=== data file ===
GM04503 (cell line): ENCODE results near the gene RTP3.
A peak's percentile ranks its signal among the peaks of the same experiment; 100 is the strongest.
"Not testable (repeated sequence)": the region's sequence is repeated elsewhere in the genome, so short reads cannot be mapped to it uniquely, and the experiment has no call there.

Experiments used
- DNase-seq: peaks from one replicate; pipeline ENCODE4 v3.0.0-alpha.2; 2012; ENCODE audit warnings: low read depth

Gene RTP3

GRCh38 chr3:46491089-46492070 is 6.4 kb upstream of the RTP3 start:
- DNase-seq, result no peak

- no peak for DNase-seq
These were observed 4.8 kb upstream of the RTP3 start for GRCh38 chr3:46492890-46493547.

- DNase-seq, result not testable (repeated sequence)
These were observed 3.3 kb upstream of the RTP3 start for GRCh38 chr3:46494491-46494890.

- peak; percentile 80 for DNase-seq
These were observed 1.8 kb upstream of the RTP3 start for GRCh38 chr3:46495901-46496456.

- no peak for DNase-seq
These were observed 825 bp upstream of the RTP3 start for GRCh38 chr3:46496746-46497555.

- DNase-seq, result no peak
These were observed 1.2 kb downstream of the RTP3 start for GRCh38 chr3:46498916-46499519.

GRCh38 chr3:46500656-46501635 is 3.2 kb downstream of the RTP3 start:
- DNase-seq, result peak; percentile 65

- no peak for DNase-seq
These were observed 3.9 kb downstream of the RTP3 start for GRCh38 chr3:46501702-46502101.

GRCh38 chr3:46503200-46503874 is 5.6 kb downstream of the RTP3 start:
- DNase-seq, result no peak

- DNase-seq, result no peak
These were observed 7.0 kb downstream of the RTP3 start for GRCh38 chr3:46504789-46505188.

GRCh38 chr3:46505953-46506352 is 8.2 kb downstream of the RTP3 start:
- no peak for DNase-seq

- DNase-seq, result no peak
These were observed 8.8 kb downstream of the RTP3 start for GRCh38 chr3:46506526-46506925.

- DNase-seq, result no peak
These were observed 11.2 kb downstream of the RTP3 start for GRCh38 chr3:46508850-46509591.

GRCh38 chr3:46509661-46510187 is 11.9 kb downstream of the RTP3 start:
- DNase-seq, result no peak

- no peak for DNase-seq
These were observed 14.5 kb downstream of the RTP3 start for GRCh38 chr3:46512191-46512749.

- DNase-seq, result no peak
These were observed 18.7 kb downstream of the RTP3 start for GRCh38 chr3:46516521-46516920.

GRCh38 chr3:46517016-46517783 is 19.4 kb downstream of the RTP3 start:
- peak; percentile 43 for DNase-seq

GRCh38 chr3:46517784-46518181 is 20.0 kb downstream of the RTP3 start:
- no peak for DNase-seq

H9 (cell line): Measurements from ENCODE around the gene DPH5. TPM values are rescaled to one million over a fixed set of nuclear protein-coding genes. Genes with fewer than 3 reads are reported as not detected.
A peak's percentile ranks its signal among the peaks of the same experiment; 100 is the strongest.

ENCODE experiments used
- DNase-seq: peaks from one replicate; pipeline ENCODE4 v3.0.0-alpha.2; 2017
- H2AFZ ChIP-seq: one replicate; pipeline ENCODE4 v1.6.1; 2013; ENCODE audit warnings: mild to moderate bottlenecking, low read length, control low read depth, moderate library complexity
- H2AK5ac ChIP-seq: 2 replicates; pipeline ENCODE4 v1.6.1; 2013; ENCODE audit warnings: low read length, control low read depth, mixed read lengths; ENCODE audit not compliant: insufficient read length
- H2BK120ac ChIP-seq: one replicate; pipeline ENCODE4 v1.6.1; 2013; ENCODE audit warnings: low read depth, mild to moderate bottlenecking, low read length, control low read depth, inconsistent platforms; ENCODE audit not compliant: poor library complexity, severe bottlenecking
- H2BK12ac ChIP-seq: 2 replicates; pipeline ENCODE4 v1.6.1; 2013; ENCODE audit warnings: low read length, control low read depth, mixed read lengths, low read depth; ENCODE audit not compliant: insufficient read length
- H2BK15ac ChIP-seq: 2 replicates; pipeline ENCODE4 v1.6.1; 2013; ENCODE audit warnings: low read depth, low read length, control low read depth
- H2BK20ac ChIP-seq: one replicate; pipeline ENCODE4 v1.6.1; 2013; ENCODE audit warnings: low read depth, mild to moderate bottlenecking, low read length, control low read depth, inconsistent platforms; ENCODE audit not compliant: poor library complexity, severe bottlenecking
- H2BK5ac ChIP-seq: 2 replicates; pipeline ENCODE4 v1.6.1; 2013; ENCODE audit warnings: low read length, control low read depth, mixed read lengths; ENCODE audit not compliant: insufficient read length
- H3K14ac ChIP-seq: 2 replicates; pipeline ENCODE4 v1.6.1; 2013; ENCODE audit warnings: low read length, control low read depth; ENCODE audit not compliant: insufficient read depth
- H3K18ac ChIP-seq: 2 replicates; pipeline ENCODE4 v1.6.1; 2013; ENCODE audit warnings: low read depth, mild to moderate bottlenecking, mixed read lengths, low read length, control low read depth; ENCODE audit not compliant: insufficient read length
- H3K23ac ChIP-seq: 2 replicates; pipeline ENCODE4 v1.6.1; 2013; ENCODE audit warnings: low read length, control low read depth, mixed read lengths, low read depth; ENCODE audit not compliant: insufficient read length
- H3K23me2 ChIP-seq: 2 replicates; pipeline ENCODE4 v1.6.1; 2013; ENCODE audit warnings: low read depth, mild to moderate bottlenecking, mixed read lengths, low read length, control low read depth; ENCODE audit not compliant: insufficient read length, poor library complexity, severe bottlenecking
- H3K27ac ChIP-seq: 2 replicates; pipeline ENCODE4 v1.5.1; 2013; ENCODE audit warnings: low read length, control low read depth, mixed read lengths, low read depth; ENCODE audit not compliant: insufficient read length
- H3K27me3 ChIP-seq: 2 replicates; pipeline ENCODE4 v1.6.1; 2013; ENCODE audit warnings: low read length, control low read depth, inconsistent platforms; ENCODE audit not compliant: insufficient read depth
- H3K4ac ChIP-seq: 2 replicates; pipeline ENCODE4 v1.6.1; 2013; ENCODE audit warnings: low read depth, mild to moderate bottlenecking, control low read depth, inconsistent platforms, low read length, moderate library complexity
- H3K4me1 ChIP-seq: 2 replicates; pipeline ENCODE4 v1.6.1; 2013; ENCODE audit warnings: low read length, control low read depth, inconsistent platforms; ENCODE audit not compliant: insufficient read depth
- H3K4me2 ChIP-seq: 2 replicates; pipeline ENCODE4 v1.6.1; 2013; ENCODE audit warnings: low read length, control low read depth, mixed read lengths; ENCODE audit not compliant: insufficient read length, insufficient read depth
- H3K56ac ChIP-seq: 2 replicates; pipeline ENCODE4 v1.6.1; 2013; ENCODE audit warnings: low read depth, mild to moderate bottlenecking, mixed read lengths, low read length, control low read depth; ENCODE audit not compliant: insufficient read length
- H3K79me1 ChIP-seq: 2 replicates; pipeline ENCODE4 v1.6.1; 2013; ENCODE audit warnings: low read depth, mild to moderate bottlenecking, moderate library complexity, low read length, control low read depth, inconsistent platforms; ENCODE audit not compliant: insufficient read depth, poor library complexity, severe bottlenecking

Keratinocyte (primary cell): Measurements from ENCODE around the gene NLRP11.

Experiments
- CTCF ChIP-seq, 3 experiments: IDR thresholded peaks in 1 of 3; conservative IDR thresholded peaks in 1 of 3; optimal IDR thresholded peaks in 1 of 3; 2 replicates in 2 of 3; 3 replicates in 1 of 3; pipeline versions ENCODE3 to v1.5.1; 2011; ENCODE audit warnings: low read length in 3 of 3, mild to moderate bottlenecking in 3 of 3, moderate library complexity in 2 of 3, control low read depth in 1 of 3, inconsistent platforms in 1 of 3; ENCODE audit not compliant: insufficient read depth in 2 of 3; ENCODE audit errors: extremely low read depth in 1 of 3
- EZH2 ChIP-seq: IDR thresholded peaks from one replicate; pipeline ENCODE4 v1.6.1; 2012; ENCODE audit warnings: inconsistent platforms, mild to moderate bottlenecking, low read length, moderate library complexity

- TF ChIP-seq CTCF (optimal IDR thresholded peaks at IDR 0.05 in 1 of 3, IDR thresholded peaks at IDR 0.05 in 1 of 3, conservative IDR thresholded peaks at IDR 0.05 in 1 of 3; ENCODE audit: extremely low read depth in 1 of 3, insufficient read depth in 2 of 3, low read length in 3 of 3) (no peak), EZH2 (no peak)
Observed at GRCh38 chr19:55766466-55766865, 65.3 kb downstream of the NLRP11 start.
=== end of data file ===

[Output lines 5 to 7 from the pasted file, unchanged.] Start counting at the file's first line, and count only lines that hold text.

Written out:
- DNase-seq: peaks from one replicate; pipeline ENCODE4 v3.0.0-alpha.2; 2012; ENCODE audit warnings: low read depth

Gene RTP3

GRCh38 chr3:46491089-46492070 is 6.4 kb upstream of the RTP3 start: